Gender-Based Violence: Regrets, Redemption, and Leadership

Burafiki with his wife in their house
Wednesday, March 29, 2023

Par Jean-Baptiste Mirindi, Senior Officer SBCC &Media Governance

Determined to fight against GBV, Burafiki, 43 years, father of eight children, feels emotionally touched when he remembers the trauma he put his wife through due to his ignorance of the consequences of gender-based violence.

After the Food Security Project (FSP) gender-based violence training, Burafiki became a changed man. He sees  a change in his entire life. His wife Furaha is happy and there is an improvement in the economic well-being of the  family. Burafiki is determined to protect his family from previous years’ suffering.

"I led an unhappy life and was the sole decision maker; the sale of the agricultural produce was done only by myself followed by abusive use of the money, immorality, drunkedness, and exaggerated public quarrels until my family decided to deprive me of my heritage," he says with regret. “This situation affected my wife and the children. My children missed school due to lack of school fees and other school requirements,” he states.

Burafiki affirms that his wife had no say in any household decisions. "Even to consummate marriage, I didn't need to negotiate. I beat her even in the presence of my children", Burafiki says. With that ruthless life, Burafiki had two children out of marriage.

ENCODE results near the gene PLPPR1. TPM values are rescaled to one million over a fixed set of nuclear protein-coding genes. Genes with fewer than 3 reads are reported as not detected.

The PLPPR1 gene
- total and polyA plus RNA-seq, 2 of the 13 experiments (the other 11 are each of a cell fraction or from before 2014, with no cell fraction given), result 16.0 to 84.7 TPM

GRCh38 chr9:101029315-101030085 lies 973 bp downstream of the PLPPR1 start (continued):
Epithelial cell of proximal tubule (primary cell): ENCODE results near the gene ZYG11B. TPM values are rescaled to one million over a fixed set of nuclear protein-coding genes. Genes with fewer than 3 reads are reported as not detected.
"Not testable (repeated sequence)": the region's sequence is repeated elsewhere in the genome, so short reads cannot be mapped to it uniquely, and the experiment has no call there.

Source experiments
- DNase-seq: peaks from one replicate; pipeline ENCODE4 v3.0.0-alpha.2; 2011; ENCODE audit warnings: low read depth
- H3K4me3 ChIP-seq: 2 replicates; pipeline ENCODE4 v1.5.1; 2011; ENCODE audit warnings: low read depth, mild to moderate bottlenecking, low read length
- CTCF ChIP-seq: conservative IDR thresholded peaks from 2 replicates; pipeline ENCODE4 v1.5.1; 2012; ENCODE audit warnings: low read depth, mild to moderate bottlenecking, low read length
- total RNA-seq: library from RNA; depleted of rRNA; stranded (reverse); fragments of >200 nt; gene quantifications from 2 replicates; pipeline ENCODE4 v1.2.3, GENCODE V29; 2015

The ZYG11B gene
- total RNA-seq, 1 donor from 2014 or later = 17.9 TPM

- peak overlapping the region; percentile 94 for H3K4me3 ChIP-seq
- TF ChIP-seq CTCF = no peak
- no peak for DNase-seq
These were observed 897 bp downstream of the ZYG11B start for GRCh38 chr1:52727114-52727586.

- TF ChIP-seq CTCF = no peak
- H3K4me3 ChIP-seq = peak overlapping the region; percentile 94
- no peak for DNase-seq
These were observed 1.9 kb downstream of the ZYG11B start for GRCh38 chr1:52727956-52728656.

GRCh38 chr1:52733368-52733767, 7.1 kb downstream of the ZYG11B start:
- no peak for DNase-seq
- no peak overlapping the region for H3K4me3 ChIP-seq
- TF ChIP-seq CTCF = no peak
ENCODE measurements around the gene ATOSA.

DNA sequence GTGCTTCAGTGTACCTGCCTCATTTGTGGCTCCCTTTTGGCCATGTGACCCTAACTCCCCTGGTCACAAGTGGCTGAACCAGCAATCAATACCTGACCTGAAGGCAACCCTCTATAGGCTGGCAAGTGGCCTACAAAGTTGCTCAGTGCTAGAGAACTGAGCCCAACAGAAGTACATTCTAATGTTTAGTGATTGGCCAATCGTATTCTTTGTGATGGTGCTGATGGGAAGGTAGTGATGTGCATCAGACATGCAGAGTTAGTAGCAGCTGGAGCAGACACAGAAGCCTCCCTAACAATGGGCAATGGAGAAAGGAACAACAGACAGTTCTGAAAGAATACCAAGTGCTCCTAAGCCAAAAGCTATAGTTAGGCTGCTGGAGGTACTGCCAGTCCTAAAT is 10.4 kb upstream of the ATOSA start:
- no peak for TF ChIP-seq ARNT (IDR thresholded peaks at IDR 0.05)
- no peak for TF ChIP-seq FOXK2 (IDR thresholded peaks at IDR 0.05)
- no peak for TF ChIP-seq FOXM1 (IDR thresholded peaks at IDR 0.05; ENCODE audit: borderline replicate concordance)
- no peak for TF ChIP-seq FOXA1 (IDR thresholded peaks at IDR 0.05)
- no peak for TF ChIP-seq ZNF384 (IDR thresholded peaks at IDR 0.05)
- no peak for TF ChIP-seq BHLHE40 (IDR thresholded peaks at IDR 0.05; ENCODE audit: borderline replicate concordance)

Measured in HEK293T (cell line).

In 2020, Burafiki was elected “father leader” of Tchofi village, where he lives, a village located in Kalehe territory in South Kivu province. He obtained 25 voices from his peers, despite his ancient behaviour. He continued to grow with additional training on different themes of gender-based  violence organized by the FSP in gender and youth interventions.

He became aware that the household is built through the   collaboration of a man and a woman. "I started letting my  wife plan our income, we started to talk, and I felt emotional because of everything I was doing to her," says  Burafiki regretfully.

 Working together with his wife allowed Burafiki not only to  purchase a plot of land in Bukavu town but also some agricultural fields in his village. Burafiki is now happy, feels respected, and is determined to improve the nutrition status of his children. "I am happy I have built a house with  semi-durable materials.   And thanks to my wife’s advice, I have been promised an agronomist position with the provincial inspection of agriculture," Burafiki says with pride.

Burafiki’s wife affirms her happiness with her husband's behavior, the integral development of the household, and that her children no longer have school fees stress. "I feel contented," says Furaha with immense joy.

As an elected leader in his community, Burafiki organizes meetings twice a month with other men to discuss gender  and GBV issues. "Sometimes men come to my house, we sit  under the tree and each one gives his experience on the subject, we advise and support each other on what we practice in our respective households," Burafiki says.

World Vision implements some approaches in Eastern part of Democratic republic of Congo to address gender-based violence. To date, Burafiki is among 1,728 people who have been trained on gender equality, sexual and gender-based violence (SGBV), and leadership. The trained leaders actively raise awareness of harmful gender norms and practices including providing guidance and referral to SGBV survivors.